Make your own free website on Tripod.com

Historically Black Colleges and Universities TimeLine

Before 1850s

Home
Why HBCUs?
Before 1850s
1860s
1870-1880s
1890-1910s
1920-Present
References
Image Sources

http://www2.lib.virginia.edu
foreverfree.jpg
Edmonia Lewis, Forever Free, (1867) Howard University Gallery of Art, Washington,D.C.

1837:

Cheyney University

Was established on February 25, 1837, through the bequest of Richard Humphreys, making it the oldest institution of higher learning for African Americans. 

At its founding in 1837, the university was named the African Institute. However, the name was changed several weeks later to the Institute for Colored Youth (ICY). In subsequent years, the university was renamed Cheyney Training School for Teachers (July 1914), Cheyney State Teacher’s College (1951), Cheyney State College (1959), and eventually Cheyney University of Pennsylvania (1983). 

Today, Cheyney University students represent a variety of races, cultures, and nationalities who receive quality instruction beyond the original vision of Humphreys. 

(Cheyney University, 2008)

 

1854:

Lincoln University

At the close of the Civil War, soldiers and officers of the 62nd United States Colored Infantry, stationed at Fort McIntosh, Texas, but composed primarily of Missourians, took steps to establish an educational institution in Jefferson City, Missouri, which they named Lincoln Institute. The following stipulations were set for the school:

1.  The institution shall be designed for the special benefit of the freed African-Americans;

2.  It shall be located in the state of Missouri;

3.  Its fundamental idea shall be to combine study and labor.

Members of the 62nd Colored Infantry contributed $5,000; this was supplemented by approximately $1,400, given by the 65th Colored Infantry. On January 14, 1866, Lincoln Institute was formally established under an organization committee. By June of the same year, it incorporated and the committee became a Board of Trustees. Richard Baxter Foster, a former first lieutenant in the 62nd Infantry, was named first principal of Lincoln Institute. On September 17, 1866, the school opened its doors to the first class in an old frame building in Jefferson City.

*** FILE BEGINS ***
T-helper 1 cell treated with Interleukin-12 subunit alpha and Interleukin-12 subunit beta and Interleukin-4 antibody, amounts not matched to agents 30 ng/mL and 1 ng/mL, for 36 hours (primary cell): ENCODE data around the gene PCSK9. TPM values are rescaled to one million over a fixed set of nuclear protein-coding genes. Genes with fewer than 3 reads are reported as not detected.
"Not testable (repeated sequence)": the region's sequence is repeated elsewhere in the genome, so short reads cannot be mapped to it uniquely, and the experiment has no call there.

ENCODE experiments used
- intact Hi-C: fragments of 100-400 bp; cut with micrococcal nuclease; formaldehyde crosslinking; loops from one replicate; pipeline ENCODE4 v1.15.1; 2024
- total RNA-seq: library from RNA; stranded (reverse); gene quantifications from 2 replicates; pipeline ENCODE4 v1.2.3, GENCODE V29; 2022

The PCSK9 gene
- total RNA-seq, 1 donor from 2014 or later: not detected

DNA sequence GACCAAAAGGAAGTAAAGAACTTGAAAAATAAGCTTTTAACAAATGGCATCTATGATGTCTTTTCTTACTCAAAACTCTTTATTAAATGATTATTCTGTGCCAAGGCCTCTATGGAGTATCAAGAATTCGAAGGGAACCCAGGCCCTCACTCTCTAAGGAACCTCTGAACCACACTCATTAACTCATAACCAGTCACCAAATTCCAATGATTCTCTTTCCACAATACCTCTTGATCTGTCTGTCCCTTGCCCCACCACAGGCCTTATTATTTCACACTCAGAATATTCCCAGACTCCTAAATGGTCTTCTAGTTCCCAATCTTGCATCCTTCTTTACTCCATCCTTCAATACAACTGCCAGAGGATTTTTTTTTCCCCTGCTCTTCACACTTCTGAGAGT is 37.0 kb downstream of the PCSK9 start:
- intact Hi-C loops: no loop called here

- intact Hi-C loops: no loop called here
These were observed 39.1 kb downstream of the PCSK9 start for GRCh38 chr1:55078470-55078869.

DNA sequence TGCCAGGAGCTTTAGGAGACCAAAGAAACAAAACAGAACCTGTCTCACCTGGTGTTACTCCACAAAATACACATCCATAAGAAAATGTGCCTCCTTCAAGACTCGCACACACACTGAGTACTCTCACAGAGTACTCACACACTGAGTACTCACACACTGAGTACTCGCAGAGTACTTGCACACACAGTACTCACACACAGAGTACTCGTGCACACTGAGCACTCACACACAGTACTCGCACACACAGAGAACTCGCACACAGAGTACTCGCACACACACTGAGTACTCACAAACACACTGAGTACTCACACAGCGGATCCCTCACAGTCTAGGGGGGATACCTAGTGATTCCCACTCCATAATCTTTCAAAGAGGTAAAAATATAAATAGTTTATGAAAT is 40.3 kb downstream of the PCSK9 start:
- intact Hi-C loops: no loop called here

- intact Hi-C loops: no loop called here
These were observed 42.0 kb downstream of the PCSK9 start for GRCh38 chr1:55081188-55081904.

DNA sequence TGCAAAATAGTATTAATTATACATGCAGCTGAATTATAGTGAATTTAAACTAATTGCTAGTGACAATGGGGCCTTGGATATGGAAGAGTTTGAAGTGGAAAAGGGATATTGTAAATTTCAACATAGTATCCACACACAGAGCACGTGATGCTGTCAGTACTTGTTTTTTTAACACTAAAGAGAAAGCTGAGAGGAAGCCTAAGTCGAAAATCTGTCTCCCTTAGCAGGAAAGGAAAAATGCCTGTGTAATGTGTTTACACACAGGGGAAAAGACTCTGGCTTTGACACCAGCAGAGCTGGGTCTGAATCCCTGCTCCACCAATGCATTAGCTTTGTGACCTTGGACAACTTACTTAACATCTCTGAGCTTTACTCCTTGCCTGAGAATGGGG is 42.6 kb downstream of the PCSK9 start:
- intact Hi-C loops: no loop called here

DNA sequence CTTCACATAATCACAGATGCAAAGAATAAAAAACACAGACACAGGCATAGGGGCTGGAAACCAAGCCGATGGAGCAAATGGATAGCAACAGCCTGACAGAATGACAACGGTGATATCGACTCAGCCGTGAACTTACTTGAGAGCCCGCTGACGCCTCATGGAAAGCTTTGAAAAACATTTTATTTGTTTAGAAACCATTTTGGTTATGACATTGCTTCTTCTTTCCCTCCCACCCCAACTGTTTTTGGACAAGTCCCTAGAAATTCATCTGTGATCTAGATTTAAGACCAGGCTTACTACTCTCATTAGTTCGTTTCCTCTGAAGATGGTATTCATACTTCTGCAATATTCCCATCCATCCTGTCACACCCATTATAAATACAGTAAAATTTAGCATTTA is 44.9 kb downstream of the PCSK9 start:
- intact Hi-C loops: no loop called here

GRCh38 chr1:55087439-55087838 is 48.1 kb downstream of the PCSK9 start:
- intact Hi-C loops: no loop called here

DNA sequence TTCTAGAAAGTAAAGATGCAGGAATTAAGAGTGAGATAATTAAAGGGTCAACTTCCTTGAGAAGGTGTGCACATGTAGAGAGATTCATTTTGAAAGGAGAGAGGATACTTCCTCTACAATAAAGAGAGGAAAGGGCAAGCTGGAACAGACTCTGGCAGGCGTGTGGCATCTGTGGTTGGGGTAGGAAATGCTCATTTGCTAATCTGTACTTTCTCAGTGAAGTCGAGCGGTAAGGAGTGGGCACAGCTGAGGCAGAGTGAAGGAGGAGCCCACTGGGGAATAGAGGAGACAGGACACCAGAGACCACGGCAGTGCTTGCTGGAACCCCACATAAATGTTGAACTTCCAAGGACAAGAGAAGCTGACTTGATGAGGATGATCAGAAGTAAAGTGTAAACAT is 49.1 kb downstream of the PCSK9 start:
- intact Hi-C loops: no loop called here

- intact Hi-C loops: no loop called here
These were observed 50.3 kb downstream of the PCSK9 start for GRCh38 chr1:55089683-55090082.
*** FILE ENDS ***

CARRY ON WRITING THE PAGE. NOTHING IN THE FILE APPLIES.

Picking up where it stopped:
In 1869, Lincoln Institute moved to the present campus, and in 1870 it began to receive aid from the state of Missouri for teacher training. College-level work was added to the curriculum in 1877, and passage of the Normal School Law permitted Lincoln graduates to teach for life in Missouri without further examination. Lincoln Institute formally became a state institution in 1879 with the deeding of the property to the state. Under the second Morrill Act of 1890, Lincoln became a land grant institution, and the following year industrial and agricultural courses were added to the curriculum. 

In 1921, the Missouri Legislature passed a bill introduced by Walthall M. Moore, the first black American to serve in that body, which changed the name from Lincoln Institute to Lincoln University and created a Board of Curators to govern the University. 

The North Central Association of Colleges and Secondary Schools accredited the high school division in 1925, the teacher-training program in 1926, and the four-year college of arts and sciences in 1934. Graduate instruction was begun in the summer session of 1940, with majors in education and history and minors in English, history, and sociology. A School of Journalism was established in February 1942.